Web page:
On the surface, Eight Days is a road trip from Toronto to Chicago with a diverse characters and an unfortunate set of circumstances. Underneath the surface, it’s a story about judgement, racism, addiction, forgiveness, guilt, shame and feeling “haram”–an Arabic term that means forbidden or unwanted. For Sami (the 14-year-old main character) it’s about finding your family, your voice and your tears. For Carl (Sami’s grandfather) It’s about the difference between dry and sober and facing your demons. Above all, it’s about love.
Teresa Toten covers a lot of ground in this middle grade novel, from the death of Sami’s mother–even though Sami thought she’d been dead for ten year–to AA meetings. A lot of the book is a slow reveal of hidden truths but there’s a few twists that keep readers engaged till the end.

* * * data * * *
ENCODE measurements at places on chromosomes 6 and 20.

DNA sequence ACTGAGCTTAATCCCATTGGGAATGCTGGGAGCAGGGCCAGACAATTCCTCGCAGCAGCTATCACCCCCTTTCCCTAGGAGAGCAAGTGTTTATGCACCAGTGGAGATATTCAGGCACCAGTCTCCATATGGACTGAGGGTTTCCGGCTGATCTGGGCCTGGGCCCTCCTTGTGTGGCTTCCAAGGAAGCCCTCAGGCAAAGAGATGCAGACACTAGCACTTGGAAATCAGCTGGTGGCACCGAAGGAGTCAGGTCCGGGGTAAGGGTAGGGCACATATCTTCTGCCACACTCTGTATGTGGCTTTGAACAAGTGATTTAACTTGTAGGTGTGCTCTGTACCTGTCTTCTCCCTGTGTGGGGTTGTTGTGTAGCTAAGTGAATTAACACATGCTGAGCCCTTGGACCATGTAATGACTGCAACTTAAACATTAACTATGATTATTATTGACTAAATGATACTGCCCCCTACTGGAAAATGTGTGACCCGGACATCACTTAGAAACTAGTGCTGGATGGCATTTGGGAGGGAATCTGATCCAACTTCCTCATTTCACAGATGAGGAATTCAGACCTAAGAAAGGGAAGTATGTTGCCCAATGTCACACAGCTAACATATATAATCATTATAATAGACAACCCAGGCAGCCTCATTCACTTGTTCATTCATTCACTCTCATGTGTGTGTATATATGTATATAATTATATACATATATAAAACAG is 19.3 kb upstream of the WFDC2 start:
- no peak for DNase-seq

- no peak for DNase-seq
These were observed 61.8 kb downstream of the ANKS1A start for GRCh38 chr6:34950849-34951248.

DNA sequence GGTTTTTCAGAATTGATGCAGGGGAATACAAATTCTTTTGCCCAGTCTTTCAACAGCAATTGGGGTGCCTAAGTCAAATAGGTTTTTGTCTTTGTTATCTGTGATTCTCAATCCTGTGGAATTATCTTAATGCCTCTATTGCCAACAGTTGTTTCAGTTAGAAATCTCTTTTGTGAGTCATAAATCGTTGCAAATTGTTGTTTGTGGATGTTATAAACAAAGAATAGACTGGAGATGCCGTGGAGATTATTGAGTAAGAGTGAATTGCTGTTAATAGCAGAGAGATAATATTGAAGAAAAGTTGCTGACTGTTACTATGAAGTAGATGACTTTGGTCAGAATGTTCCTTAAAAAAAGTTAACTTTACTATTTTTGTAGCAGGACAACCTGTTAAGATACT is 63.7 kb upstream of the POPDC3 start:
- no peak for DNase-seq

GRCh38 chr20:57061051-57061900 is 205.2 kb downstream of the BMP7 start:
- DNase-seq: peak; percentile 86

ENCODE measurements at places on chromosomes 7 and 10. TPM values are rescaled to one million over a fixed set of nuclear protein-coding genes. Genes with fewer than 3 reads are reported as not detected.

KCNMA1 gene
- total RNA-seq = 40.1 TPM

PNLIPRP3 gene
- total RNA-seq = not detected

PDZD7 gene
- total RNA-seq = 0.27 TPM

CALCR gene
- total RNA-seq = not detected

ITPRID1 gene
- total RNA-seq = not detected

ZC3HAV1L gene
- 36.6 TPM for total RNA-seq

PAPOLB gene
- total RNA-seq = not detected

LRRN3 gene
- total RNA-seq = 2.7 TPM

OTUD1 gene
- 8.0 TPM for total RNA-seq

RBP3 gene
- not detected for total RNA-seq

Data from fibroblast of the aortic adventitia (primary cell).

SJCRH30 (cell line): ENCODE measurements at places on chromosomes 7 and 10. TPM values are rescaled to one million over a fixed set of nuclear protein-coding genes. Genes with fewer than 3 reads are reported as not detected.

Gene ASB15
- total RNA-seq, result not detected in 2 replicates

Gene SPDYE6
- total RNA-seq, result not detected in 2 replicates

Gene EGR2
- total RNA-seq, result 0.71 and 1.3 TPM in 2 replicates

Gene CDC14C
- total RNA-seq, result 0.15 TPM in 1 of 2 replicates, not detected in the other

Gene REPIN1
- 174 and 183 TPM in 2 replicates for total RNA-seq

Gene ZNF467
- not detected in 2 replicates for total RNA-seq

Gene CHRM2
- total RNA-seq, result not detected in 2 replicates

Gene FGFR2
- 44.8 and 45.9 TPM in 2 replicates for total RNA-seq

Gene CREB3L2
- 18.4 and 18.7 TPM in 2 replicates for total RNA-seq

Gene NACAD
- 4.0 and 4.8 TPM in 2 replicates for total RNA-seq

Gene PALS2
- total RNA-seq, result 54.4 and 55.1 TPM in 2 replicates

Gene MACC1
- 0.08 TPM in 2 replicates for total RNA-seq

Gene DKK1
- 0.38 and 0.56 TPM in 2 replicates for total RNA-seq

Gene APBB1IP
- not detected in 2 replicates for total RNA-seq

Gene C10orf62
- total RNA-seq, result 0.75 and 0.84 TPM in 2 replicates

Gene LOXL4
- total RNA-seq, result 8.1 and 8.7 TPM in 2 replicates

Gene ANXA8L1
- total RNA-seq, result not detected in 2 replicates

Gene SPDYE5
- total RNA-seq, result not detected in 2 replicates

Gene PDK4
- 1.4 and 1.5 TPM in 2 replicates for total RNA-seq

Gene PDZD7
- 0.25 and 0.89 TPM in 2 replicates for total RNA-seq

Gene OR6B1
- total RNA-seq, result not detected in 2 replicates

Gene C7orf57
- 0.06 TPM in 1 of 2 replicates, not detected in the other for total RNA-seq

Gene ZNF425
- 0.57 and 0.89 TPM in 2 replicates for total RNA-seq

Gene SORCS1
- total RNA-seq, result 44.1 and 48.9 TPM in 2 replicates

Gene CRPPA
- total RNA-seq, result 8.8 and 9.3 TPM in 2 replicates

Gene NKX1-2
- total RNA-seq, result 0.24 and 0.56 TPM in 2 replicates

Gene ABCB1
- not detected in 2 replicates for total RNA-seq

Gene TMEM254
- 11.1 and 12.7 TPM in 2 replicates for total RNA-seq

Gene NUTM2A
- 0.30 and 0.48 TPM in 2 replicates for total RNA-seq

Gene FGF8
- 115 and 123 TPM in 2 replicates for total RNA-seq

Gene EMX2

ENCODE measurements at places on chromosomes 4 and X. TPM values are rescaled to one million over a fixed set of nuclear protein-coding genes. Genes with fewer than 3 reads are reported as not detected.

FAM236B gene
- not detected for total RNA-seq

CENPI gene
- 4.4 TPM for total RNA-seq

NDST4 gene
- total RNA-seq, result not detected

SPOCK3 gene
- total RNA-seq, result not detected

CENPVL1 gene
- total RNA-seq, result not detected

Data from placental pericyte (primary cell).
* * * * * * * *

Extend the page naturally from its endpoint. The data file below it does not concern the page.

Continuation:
Richly drawn characters and well-researched details create an immersive reading experience. During the formal visitation planned by the neighbours, I could see the candles, smell the incense and hear Sami and Carl’s “shukran”. A lot of cultural and religious information is explored without feeling forced andI love the way the visitation was adapted to suit the various beliefs of the diverse people living in the Towers, a Muslim-dominated apartment complex in Toronto.
The Unlikely Hero of Room 13b will probably always be my favorite (young adult) novel from Governor General award winning author, Teresa Toten. Eight Days is a great addition to the middle grade bookshelf.